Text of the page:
• No Genuine Dispute of Material Facts

         This Court notified Plaintiff that, in response to a summary-judgment motion, “Plaintiff cannot rest upon the mere allegations in the complaint. Instead . . . Plaintiff must allege specific facts, admissible in evidence, showing that there is a genuine issue remaining for trial.”[19] In Plaintiff's response, he did not identify material facts that are in dispute.

         • Undisputed Facts Support Dismissal of Retaliation Claim

         A plaintiff bringing a retaliation claim “must prove that ‘but for' the retaliatory motive, the incidents to which he refers, including the disciplinary action, would not have taken place.”[20]A plaintiff must also “allege specific facts showing retaliation because of the exercise of the prisoner's constitutional rights.”[21] Plaintiffs asserting retaliation also have the option of using circumstantial evidence to show a reasonable jury would find the allegations of retaliation were supported, rather than direct evidence of retaliatory motive.[22] In response, defendants may raise “a legitimate and facially plausible explanation for the transfer.”[23]

         Plaintiff has provided no direct or circumstantial evidence to show that Defendants Swallow and Chipp initiated the discussion that led to his transfer to retaliate for his expressed concerns about his religious diet. At most, Plaintiff's Amended Complaint implicitly points only to the close time proximity between his grievances about religious meals and the transfer. However, mere temporal proximity of constitutionally protected speech and alleged retaliation is insufficient to meet this requirement.[24]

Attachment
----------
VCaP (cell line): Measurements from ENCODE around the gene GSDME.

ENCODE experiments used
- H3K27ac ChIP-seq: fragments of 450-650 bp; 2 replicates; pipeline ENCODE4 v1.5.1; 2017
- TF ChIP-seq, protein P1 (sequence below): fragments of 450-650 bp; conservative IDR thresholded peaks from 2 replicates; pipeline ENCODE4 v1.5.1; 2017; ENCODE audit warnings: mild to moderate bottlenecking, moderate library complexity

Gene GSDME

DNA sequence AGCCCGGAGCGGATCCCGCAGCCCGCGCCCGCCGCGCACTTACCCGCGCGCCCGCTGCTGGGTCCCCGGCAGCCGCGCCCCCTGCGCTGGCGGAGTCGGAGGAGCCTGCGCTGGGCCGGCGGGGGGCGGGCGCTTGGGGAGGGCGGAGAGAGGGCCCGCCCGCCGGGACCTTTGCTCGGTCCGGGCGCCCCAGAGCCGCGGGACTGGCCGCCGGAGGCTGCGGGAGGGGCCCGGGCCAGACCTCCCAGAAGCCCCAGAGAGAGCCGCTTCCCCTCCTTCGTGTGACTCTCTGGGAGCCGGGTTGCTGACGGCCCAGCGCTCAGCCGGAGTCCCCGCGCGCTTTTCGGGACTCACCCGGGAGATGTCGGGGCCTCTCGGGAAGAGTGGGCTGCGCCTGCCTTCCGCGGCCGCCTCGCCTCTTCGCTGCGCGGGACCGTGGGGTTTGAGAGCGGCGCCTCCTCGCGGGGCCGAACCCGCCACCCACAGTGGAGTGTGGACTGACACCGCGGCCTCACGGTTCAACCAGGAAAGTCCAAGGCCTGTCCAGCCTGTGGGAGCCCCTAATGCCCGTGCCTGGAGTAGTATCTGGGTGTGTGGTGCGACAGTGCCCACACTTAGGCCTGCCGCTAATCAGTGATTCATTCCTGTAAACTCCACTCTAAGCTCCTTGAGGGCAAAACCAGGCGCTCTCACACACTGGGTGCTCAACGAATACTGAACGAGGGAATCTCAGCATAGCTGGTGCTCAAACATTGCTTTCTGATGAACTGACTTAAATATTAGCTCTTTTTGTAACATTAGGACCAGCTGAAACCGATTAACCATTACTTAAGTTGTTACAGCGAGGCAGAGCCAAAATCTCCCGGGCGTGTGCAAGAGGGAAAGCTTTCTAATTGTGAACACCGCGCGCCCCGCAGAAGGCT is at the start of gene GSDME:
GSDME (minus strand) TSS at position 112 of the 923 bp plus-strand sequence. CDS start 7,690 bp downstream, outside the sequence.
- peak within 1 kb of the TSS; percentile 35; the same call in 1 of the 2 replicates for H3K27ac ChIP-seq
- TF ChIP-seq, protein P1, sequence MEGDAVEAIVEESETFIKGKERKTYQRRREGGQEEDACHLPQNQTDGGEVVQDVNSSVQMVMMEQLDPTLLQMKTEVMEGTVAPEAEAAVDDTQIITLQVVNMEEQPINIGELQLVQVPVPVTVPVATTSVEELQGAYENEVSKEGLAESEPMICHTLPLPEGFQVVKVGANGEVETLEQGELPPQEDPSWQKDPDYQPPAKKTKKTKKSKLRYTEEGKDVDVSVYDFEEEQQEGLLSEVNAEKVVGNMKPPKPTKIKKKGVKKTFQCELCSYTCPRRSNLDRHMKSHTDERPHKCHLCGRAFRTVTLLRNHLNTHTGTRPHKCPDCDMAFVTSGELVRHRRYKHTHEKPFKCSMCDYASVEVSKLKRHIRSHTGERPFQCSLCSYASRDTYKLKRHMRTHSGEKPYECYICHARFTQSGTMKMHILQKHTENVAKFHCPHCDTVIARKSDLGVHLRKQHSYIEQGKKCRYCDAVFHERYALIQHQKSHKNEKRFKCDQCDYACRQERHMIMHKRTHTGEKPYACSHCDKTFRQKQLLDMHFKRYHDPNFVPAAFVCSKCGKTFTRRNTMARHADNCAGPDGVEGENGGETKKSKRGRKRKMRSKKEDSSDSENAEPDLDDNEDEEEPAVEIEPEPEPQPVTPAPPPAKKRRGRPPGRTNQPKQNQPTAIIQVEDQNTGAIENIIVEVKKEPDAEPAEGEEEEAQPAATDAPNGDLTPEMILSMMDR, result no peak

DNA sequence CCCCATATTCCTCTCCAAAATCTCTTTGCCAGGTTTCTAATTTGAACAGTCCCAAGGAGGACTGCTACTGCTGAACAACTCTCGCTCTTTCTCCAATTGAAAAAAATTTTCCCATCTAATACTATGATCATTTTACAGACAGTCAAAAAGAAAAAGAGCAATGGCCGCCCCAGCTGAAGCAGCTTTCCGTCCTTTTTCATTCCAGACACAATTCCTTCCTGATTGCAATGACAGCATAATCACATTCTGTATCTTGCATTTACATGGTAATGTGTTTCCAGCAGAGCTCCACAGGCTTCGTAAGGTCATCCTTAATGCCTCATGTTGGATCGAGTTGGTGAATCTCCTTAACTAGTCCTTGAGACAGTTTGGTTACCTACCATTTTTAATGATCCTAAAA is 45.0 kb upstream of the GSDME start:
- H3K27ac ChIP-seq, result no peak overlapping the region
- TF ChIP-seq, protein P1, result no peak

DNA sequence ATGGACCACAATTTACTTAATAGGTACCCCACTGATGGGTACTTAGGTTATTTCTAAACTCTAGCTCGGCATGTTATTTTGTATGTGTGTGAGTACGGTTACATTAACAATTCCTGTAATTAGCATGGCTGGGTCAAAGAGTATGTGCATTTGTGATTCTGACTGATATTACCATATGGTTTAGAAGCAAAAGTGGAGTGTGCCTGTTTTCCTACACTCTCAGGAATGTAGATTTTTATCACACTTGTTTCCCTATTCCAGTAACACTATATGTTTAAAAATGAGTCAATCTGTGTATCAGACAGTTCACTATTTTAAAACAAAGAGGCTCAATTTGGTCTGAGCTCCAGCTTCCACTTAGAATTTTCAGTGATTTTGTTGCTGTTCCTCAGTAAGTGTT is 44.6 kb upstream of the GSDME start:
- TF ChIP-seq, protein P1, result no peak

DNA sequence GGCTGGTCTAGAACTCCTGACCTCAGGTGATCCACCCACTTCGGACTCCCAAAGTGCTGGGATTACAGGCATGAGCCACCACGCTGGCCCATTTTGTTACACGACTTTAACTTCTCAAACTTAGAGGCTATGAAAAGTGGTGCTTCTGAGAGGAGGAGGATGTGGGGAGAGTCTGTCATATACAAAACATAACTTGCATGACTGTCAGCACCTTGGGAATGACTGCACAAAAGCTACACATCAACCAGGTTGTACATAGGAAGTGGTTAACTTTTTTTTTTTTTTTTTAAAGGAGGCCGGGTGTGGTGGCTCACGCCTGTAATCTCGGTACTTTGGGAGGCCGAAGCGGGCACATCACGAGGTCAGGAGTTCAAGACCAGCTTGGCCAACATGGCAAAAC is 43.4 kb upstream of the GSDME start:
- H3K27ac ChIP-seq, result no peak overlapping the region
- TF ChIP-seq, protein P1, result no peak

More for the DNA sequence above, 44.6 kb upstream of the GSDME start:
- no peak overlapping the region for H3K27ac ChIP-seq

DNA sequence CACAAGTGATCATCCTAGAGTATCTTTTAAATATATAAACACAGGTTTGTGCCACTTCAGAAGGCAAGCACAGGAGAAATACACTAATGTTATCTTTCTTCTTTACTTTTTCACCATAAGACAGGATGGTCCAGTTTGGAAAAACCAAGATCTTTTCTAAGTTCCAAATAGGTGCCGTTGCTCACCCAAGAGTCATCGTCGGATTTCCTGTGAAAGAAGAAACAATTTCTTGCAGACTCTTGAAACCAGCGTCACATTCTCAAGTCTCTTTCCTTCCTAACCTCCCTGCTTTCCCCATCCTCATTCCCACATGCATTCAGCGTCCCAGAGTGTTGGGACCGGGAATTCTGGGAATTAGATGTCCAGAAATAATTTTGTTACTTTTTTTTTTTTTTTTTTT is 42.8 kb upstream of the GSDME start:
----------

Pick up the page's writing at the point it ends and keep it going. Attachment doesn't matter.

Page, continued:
The evidence here shows a legitimate and plausible reason for jail and prison officials to initiate Plaintiff's transfer--i.e., that Plaintiff himself expressed that he wanted a transfer.

         Moreover, even if Plaintiff did not request the transfer--which is what he asserts and is the only dispute of fact--Defendants Swallow and Chipp have another (stand-alone) legitimate and plausible reason for initiating the transfer--i.e., that they saw UDOC as better capable of meeting Plaintiff's dietary restrictions elsewhere.

         The Court now identifies a couple of other interesting and supportive points. First, Plaintiff has no right to be in any particular facility.[25] Second, he has suggested no prejudice; in other words, he does not specify how MCJ was a better fit for him than any other facility. He has not identified what it is about any other facility, to which he may have been moved, that might function as a true punishment or detriment leading to an inference of retaliation.[26]

         Accordingly, this Court concludes that Plaintiff has not shown facts that but-for a retaliatory motive, by Defendants Swallow and Chipp, he would not have been transferred. Defendants have stated a legitimate, facially plausible reason for the transfer, a reason that Plaintiff has not challenged. Plaintiff's First Amendment retaliation claim against Defendants Swallow and Chipp fails as a matter of law and is dismissed with prejudice.

         REMAINING ...